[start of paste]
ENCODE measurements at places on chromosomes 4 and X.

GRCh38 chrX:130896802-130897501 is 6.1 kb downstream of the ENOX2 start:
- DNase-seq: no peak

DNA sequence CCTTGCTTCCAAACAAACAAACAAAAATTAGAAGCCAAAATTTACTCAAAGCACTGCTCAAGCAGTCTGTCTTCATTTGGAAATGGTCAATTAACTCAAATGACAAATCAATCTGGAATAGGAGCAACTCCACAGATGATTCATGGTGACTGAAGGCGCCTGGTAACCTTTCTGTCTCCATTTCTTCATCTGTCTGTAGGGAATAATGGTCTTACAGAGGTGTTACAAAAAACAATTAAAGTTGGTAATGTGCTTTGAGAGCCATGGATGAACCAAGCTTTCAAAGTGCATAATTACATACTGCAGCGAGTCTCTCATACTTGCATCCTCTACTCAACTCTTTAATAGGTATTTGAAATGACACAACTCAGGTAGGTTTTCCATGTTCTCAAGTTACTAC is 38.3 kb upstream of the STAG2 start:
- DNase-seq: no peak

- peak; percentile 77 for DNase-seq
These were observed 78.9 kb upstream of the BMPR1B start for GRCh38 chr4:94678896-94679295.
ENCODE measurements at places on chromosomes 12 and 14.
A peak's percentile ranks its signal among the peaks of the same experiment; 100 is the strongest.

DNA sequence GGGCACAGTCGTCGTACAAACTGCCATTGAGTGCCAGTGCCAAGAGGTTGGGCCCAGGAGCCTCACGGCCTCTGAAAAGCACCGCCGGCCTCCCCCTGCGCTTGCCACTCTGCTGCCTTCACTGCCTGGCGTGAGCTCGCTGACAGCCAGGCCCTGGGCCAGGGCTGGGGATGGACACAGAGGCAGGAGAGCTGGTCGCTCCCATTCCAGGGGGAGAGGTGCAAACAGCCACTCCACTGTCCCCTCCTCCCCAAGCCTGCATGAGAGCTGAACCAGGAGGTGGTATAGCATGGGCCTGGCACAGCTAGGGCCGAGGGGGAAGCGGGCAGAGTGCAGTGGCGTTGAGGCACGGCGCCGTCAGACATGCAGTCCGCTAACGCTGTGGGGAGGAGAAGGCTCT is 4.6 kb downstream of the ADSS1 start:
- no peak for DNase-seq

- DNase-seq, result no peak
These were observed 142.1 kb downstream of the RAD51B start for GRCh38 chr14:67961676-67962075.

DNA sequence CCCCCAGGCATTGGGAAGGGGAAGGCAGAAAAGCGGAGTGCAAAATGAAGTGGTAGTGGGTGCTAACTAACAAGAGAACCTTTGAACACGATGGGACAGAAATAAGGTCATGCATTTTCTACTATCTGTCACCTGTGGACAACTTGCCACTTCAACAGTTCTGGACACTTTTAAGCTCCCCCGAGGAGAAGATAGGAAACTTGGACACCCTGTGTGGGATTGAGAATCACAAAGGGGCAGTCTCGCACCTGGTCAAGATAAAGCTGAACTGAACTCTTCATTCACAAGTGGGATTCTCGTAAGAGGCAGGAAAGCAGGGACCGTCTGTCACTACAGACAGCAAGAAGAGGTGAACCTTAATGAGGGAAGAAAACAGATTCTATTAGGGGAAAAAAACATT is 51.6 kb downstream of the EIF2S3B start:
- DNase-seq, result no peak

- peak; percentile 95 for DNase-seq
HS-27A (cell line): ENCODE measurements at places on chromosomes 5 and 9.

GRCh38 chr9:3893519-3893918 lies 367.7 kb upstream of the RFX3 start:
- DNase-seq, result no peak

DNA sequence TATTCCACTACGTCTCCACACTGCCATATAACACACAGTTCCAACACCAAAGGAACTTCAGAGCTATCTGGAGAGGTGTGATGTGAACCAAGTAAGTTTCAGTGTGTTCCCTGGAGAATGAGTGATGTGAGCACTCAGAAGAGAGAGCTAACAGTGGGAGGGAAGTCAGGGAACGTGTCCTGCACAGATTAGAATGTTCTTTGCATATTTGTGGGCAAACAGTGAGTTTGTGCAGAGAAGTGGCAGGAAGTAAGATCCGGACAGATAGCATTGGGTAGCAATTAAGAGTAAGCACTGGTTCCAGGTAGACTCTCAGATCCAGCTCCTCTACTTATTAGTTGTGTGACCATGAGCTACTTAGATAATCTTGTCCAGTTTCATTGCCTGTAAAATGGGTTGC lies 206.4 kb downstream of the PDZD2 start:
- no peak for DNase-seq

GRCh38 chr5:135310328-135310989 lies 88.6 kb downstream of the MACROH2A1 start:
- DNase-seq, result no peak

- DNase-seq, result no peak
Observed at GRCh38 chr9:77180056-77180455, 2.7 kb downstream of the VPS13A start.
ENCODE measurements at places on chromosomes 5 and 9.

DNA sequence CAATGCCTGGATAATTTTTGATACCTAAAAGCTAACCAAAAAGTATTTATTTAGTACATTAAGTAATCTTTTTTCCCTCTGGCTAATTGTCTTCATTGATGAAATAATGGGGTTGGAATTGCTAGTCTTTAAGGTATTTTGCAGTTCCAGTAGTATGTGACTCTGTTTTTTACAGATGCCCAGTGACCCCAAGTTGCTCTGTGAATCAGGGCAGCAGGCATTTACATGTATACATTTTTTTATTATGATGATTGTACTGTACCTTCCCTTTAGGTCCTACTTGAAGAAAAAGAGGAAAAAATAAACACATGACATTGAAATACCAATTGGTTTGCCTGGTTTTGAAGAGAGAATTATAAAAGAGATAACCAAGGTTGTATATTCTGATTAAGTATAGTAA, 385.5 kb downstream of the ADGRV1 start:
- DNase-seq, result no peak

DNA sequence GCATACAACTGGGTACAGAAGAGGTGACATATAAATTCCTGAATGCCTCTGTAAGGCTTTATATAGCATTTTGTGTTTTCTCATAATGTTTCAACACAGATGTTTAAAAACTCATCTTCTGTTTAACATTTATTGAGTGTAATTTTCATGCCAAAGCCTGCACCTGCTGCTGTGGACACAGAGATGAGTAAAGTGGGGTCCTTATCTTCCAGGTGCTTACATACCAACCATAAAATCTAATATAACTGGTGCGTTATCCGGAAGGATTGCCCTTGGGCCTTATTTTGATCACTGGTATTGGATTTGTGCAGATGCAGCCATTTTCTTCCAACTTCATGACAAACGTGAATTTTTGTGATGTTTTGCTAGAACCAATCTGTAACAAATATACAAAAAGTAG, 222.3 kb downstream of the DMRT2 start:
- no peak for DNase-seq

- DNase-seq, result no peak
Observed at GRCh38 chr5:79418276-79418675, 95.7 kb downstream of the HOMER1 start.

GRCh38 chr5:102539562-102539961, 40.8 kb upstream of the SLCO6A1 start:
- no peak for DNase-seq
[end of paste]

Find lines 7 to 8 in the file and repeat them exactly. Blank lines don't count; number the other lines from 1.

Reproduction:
These were observed 78.9 kb upstream of the BMPR1B start for GRCh38 chr4:94678896-94679295.
ENCODE measurements at places on chromosomes 12 and 14.